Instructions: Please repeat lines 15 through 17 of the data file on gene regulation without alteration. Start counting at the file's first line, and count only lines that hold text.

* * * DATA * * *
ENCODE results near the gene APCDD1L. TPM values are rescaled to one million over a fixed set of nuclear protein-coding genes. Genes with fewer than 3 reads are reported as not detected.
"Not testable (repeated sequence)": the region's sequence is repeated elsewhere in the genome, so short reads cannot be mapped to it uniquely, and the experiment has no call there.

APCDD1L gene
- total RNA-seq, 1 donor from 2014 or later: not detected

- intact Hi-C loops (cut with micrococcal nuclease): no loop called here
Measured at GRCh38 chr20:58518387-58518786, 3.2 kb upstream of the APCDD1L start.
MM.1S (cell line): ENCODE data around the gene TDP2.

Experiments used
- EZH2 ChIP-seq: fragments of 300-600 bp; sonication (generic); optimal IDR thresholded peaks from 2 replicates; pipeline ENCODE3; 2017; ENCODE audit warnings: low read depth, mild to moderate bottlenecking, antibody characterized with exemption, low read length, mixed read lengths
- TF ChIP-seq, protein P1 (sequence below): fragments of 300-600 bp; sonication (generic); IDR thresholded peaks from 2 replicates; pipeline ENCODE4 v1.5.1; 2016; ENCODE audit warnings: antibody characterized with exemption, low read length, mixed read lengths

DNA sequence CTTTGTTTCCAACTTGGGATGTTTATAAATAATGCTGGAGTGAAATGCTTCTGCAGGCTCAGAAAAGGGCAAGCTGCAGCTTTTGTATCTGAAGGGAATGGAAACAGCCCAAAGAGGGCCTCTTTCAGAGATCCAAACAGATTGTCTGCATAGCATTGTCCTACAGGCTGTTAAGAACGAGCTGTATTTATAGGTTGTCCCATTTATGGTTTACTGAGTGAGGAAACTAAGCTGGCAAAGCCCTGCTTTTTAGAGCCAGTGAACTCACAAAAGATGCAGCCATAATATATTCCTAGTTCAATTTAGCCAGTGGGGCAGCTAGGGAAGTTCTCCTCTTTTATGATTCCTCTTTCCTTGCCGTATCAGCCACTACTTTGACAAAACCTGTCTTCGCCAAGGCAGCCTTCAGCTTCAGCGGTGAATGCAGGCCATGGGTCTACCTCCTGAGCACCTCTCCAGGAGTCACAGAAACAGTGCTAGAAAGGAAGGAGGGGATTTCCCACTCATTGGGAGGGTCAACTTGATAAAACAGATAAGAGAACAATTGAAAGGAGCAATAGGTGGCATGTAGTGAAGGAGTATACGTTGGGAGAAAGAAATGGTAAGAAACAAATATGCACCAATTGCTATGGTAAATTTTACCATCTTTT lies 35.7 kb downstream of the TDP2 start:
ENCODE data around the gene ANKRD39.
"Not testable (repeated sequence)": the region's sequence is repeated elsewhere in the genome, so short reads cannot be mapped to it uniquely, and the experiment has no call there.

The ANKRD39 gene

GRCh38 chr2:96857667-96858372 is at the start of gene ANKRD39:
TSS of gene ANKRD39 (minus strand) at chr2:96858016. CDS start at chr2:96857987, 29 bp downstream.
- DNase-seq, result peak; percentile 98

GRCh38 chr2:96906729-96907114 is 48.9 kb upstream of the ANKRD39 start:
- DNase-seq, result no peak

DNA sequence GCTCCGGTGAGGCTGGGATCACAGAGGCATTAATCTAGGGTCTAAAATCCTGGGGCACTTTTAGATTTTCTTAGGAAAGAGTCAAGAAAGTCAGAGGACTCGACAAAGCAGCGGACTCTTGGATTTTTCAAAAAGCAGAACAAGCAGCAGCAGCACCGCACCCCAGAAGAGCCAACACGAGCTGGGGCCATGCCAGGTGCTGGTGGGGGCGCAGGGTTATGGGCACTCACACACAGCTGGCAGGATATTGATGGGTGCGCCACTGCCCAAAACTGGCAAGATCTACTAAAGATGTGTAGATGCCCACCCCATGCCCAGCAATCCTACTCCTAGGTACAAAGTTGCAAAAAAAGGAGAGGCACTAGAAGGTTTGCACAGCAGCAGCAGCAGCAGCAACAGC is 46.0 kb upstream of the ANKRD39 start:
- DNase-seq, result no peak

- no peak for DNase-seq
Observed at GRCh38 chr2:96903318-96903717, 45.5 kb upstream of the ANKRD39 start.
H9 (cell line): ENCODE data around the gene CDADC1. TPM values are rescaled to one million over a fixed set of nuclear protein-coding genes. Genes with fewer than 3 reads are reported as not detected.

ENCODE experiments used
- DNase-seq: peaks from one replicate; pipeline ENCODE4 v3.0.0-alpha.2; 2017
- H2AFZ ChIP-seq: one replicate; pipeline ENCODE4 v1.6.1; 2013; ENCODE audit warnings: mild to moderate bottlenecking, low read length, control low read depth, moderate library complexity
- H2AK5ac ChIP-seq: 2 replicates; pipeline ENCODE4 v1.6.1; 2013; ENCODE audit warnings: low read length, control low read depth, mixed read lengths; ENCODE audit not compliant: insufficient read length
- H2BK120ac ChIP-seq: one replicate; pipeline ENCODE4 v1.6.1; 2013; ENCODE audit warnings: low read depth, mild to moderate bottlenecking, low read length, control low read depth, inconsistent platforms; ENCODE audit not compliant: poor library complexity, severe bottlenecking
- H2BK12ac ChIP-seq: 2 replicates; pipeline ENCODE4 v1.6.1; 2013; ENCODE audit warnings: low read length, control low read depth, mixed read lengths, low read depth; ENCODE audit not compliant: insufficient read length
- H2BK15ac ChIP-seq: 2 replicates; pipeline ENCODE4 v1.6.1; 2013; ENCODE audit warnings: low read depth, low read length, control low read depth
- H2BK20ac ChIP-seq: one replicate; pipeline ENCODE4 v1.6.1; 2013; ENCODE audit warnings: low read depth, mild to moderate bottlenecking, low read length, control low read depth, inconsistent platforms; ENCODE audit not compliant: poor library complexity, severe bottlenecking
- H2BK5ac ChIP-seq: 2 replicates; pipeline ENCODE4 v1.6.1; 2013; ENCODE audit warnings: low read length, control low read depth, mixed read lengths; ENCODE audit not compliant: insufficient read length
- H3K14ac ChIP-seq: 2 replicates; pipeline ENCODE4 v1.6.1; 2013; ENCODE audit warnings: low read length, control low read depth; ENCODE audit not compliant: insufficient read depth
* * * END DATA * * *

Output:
GRCh38 chr2:96857667-96858372 is at the start of gene ANKRD39:
TSS of gene ANKRD39 (minus strand) at chr2:96858016. CDS start at chr2:96857987, 29 bp downstream.
- DNase-seq, result peak; percentile 98